Possible Foundation North of the Long Barrack

Kristi Nichols, Alamo Archaeologist
March 31, 2020

After a backhoe was used to remove layers of road base and some previously disturbed soils for the installation of the safety bollards on the north side of the Plaza, a conduit was revealed coming from one of the traffic lights at the corner of the street. The conduit was encased in concrete. The concrete was removed to allow the engineers to determine more information concerning the location of the conduit and the impact it would have on the positioning of the bollards. Once the concrete was removed, it became apparent that the conduit was in the way of the bollard installation. The concrete removal around the conduit also revealed an exciting feature.

Behind and under a small segment of the conduit, under the currently installed traffic light, a portion of a limestone foundation was revealed in the profile of the trench. Clearing the concrete from the conduit revealed this feature, as it would not have been observed otherwise: the concrete encasing the conduit had obstructed the view of the foundation.

This is an exciting feature because the possible foundation is in line with the west wall of the Long Barrack. Researchers have speculated that another structure, or a continuation of the existing structure, was present north of the Long Barrack. Previous archaeological investigations have not been conducted in alignment with the Long Barrack walls north of the current standing structure.

Long Barrack Foundation
Possible foundation feature encountered under traffic light at Houston Street and Ave E

In addition, the area north of the Long Barrack, in Houston Street, has undergone much impacts by the installation of the myriad of utilities and improvements to the streets, that encountering intact deposits is exciting to allow the archaeologists to better understand the use of the area.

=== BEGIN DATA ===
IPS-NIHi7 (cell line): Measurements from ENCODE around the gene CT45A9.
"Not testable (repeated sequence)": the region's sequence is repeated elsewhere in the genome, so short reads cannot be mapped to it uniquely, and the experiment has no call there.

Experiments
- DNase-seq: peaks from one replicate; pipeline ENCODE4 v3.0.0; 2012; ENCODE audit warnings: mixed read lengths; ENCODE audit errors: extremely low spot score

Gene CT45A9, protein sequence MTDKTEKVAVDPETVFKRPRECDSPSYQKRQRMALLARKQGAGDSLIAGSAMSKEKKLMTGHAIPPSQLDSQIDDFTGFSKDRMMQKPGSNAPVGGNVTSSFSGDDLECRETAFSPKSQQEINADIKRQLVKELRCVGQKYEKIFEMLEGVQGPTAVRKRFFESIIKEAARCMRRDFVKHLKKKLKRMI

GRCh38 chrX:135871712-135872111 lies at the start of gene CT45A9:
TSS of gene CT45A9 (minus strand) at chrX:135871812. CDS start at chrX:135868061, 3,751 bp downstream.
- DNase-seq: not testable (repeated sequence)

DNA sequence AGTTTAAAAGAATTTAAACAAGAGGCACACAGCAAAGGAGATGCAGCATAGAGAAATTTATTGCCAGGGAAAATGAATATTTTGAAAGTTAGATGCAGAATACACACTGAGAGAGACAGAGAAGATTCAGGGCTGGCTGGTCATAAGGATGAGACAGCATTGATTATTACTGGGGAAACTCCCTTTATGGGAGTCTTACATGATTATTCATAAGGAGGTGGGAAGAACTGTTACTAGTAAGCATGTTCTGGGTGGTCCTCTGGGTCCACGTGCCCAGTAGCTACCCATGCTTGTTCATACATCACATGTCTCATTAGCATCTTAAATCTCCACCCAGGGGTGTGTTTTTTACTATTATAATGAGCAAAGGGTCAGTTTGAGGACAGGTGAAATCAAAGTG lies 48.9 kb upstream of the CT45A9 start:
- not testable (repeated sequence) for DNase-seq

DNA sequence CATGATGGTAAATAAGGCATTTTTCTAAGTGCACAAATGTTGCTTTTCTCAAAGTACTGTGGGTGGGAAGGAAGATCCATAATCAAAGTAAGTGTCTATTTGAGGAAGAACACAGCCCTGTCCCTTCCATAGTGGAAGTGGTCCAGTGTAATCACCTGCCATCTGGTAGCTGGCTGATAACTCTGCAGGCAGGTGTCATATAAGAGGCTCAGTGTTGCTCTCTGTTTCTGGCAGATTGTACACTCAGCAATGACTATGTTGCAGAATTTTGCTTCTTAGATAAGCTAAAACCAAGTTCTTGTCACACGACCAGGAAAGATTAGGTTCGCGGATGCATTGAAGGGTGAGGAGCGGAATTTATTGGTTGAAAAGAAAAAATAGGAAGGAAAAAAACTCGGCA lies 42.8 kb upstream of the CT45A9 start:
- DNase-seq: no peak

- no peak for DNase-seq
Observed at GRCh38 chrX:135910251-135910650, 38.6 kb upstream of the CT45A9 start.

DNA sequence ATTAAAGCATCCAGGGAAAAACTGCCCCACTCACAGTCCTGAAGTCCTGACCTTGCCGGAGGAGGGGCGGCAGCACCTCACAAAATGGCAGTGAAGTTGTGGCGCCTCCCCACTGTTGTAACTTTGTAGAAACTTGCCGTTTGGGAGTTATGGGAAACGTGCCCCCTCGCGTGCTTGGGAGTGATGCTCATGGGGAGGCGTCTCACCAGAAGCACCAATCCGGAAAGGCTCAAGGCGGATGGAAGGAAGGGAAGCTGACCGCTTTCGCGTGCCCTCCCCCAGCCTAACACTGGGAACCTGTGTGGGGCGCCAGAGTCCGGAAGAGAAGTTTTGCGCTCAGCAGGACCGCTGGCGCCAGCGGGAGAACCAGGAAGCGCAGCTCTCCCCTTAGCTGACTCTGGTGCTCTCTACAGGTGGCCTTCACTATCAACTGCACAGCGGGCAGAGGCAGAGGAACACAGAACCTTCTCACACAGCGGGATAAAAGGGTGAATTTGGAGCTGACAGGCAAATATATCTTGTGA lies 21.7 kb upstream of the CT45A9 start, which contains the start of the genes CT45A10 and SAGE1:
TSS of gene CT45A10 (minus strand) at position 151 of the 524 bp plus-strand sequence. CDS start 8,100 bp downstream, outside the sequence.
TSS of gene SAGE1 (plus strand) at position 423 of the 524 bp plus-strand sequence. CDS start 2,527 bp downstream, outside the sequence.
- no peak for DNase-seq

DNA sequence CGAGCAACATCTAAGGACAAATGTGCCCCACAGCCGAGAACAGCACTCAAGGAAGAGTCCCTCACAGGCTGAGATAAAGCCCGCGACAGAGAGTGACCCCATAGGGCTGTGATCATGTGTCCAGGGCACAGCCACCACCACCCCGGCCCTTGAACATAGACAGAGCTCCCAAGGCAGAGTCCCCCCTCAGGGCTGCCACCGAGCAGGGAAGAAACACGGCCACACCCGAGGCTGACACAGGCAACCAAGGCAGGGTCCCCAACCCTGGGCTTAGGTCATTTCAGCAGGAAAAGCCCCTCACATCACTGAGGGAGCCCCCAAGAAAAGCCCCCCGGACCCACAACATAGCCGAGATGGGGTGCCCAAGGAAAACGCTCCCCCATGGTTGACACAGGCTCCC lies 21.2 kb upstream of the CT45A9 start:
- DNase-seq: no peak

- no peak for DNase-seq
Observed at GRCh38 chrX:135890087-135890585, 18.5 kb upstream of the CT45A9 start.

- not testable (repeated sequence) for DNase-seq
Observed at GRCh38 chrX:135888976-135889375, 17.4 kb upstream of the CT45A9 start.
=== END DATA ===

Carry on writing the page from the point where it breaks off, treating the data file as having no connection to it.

The portion of the foundation revealed only provides a small window. What can be ascertained is that the foundation is constructed of limestone. It is in alignment with the west wall of the Long Barrack, and appears to be running north-south. Any portion of the possible foundation in the rest of the trench had likely been removed during previous utility installations.

It was only observed in the south profile of the safety bollard trench. The width of the foundation is 33 inches, very close to the 33 1/3-inch measurement of a vara. A vara was the unit of measurement used during the Spanish Colonial period in the region, and was used for construction and survey measurements. The measurement of the possible foundation is promising, as it could indicate that the feature is associated with the original construction of the Mission San Antonio de Valero.

The likely significance of the feature resulted in a redesign of the placement of the safety bollards to avoid impacts. Originally, one of the bollards would have been placed in close proximity, providing a very small buffer zone. The engineers worked to shift the spacing of the bollards to provide a sufficient buffer zone to prevent impacts to the feature, while also still protecting the historic structure (Long Barrack) from damage that may be caused from a vehicular impact.

Since the feature is preserved in place, it may provide an opportunity for future investigations to determine the relationship between the feature and the Long Barrack.